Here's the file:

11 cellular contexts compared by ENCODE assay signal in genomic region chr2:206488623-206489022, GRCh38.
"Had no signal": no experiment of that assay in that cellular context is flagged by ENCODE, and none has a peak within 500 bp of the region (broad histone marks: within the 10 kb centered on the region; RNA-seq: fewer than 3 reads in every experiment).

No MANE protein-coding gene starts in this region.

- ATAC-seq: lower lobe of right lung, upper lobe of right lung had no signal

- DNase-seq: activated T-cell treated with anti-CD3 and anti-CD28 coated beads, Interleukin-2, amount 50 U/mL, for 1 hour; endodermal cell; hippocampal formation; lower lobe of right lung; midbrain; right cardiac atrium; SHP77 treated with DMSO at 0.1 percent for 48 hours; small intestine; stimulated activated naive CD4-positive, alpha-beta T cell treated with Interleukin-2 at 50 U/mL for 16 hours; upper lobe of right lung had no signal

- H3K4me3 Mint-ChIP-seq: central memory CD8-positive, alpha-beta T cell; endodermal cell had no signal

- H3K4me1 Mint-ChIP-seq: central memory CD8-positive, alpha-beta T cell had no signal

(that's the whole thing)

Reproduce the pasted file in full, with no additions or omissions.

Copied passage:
11 cellular contexts compared by ENCODE assay signal in genomic region chr2:206488623-206489022, GRCh38.
"Had no signal": no experiment of that assay in that cellular context is flagged by ENCODE, and none has a peak within 500 bp of the region (broad histone marks: within the 10 kb centered on the region; RNA-seq: fewer than 3 reads in every experiment).

No MANE protein-coding gene starts in this region.

- ATAC-seq: lower lobe of right lung, upper lobe of right lung had no signal

- DNase-seq: activated T-cell treated with anti-CD3 and anti-CD28 coated beads, Interleukin-2, amount 50 U/mL, for 1 hour; endodermal cell; hippocampal formation; lower lobe of right lung; midbrain; right cardiac atrium; SHP77 treated with DMSO at 0.1 percent for 48 hours; small intestine; stimulated activated naive CD4-positive, alpha-beta T cell treated with Interleukin-2 at 50 U/mL for 16 hours; upper lobe of right lung had no signal

- H3K4me3 Mint-ChIP-seq: central memory CD8-positive, alpha-beta T cell; endodermal cell had no signal

- H3K4me1 Mint-ChIP-seq: central memory CD8-positive, alpha-beta T cell had no signal